Translators have conscious and unconscious agendas having to do with when they lived, how they grew up, what their approach to Jewish observance was, and more. Christian scholars who have translated the Torah are also reading events through their own Christian-value lens, which is different from viewing events through a Jewish-value lens.

     Select those edition(s) of the Torah from which you will study with great consciousness. Translators have a huge impact upon what the text can mean.  The resource section at the back of this book offers many of the contemporary Torah translations available to you. It is helpful to own more than one so that you can compare the translators’ perspectives and begin to find your own.

Your Reactions

Does any aspect of the parsha arouse your passion? Does something seem unfair, exciting, frightening, peculiar, missing, or momentous? Trust your gut. Places in your portion that arouse strong feelings in you are where you, personally, will be best able to mine for meaning.

     Here’s an example of a d’var Torah based on a passionate awareness. It is for the parsha known as Chukat (pronounced khu-kaht, there’s no “ch” sound in Hebrew) (Numbers 19:1–22:1):

"In my Torah portion, Moses and Aaron learn they will not enter the promised land because instead of listening precisely to God’s instructions for finding water, Moses hits a rock instead of speaking to it. It is amazing to see that Moses disobeys God. How could this be?

     By looking back just before this portion, I discovered that Moses’ and Aaron’s sister Miriam has just died. She not only arranged for the princess to find baby Moses in the water, she also had a talent for finding water and leading the people in dance and song. Lively Miriam helped the people survive in the wilderness through her special talents. Now that she is gone, they have to figure out how to go on without her.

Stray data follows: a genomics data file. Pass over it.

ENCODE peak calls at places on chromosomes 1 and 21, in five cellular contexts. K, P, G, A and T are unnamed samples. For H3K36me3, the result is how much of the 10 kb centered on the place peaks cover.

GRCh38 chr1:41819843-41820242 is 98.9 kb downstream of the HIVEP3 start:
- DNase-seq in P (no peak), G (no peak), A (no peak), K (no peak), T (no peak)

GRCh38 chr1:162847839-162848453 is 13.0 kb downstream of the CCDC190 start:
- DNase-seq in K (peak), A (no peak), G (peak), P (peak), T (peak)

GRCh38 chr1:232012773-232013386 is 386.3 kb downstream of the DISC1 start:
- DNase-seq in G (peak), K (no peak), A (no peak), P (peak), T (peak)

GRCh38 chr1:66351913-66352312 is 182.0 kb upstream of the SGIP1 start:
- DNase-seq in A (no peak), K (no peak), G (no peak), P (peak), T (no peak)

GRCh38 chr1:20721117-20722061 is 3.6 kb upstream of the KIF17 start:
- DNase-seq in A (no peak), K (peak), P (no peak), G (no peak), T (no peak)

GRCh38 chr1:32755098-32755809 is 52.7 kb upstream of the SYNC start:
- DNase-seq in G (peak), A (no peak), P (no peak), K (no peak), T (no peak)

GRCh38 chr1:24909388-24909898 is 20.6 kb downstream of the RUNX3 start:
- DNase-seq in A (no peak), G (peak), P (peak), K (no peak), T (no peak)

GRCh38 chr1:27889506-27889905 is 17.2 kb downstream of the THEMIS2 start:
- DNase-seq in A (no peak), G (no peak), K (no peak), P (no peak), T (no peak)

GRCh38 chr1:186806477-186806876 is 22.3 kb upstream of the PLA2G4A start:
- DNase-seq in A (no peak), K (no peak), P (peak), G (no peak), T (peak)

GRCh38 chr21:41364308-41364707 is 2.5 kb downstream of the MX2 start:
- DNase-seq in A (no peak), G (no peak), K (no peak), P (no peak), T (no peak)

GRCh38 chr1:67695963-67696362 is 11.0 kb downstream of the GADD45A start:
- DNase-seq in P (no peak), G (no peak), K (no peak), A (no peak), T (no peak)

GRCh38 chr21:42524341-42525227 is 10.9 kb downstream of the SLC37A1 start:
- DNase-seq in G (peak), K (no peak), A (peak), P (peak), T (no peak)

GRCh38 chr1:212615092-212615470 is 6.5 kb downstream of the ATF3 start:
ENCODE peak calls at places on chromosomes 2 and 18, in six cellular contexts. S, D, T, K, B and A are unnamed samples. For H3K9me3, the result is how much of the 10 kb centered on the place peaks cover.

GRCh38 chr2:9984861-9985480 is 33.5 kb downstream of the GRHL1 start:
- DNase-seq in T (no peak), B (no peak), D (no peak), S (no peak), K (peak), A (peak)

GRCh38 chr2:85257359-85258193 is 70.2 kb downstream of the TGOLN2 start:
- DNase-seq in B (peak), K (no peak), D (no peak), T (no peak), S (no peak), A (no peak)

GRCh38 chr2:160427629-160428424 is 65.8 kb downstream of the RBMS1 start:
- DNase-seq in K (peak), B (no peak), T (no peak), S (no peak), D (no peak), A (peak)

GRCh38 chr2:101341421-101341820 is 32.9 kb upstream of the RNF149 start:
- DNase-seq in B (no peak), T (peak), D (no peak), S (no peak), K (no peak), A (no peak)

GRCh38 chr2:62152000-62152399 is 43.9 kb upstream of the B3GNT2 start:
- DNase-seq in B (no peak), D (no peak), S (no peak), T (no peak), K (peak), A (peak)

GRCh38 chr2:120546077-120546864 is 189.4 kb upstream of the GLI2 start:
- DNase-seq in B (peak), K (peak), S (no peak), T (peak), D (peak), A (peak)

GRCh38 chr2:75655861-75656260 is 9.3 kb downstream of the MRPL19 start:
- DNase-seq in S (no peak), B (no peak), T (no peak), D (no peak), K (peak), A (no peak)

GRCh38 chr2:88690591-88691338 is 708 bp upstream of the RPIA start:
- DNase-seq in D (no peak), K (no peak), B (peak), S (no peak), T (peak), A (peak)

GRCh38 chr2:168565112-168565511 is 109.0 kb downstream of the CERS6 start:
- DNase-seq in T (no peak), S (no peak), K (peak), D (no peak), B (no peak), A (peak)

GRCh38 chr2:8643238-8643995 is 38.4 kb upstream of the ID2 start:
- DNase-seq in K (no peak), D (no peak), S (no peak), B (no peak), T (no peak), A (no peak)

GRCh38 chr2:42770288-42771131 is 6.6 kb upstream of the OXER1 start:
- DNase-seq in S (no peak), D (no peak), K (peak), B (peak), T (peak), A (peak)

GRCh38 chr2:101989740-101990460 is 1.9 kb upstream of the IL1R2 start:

I’ve noticed that people do strange things when they are very sad; sometimes they get angry with God. That’s how I felt when a classmate died of leukemia; I was very angry with God. I’m older now, and my ways of thinking have changed; now I pray for the courage to dedicate my life to working for a cure, and I believe that acts of nature aren’t personal.

     But in the Torah, why doesn’t Moses get understanding for his anger from God? Surely what he did can be forgiven when you think of the circumstances.

     I think it’s because he wasn’t able to control himself in front of the people. Leaders have such a strong sense of responsibility that they might think they can’t take a day off. But leaders need to be able to prepare someone else to lead long in advance of when a problem arises. Then when something devastating happens in their personal lives, people don’t have to worry that they will try to function when it is not humanly possible.

     Leaders are only human, and I believe this story about Moses is to teach about the importance of knowing when you are fit to lead, to go to work, to parent, or even to captain a school team, and when not. It seems to me this applies today, at home and in the government.

     Let’s all try to learn from Moses’ mistake. I have three blessings to give today:

     The first is for all the leaders in the room to have the wisdom to know when not to go to work. Sometimes the work you need to do is at home and inside yourself.

     My second blessing is for all of us to do what we can to eat and exercise and support ourselves to live in good health.

     My third blessing is also for all of us. In the course of life, we will all lose someone to a terrible disease. Judaism teaches that we are partners with God in creation. May we all be blessed to have the ability and actively support medical research. Thank you."

:This d’var Torah used the p’shat of the story, the simple facts, to support important emotional insights about major challenges we all face in life. This is one effective way to approach creating a d’var Torah.

Lets move on to Characteristics of a Memorable Dvar Torah